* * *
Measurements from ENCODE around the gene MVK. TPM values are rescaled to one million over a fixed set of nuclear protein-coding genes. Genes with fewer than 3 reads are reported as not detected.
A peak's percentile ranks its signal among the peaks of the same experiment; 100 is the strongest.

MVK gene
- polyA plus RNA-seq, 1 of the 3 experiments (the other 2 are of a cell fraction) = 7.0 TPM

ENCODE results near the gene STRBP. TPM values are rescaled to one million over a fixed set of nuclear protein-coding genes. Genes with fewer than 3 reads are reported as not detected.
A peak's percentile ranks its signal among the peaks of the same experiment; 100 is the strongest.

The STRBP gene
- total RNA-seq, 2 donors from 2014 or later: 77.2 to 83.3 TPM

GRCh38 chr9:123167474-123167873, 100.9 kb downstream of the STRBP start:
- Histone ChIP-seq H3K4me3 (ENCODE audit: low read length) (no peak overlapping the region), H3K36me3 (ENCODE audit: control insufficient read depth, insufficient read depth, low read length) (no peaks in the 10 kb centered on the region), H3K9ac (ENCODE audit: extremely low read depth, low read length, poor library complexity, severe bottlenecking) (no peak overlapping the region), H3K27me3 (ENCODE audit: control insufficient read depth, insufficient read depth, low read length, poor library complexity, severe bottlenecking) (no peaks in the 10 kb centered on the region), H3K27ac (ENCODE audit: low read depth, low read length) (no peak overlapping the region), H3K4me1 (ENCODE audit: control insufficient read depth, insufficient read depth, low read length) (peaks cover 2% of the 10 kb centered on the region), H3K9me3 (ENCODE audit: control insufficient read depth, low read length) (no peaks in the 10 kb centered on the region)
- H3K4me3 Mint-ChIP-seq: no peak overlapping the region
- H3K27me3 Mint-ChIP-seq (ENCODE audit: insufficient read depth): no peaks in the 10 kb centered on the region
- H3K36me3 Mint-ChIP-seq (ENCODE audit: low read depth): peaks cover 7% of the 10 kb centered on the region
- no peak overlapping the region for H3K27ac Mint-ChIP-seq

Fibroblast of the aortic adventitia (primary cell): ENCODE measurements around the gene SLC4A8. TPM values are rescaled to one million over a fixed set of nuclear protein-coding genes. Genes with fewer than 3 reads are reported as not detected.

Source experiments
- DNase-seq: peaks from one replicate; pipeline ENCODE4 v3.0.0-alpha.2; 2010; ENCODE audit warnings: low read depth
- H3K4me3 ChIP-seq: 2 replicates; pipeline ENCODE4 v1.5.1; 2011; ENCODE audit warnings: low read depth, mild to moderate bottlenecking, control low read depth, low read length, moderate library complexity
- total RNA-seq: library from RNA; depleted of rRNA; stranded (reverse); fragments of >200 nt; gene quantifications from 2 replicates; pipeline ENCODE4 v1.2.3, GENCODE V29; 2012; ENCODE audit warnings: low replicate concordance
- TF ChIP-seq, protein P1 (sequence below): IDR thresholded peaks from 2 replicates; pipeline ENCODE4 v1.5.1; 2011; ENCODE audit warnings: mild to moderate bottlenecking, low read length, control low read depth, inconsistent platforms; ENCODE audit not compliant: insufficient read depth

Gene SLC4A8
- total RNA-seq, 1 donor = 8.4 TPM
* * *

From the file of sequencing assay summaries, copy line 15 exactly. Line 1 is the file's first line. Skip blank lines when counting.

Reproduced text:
Fibroblast of the aortic adventitia (primary cell): ENCODE measurements around the gene SLC4A8. TPM values are rescaled to one million over a fixed set of nuclear protein-coding genes. Genes with fewer than 3 reads are reported as not detected.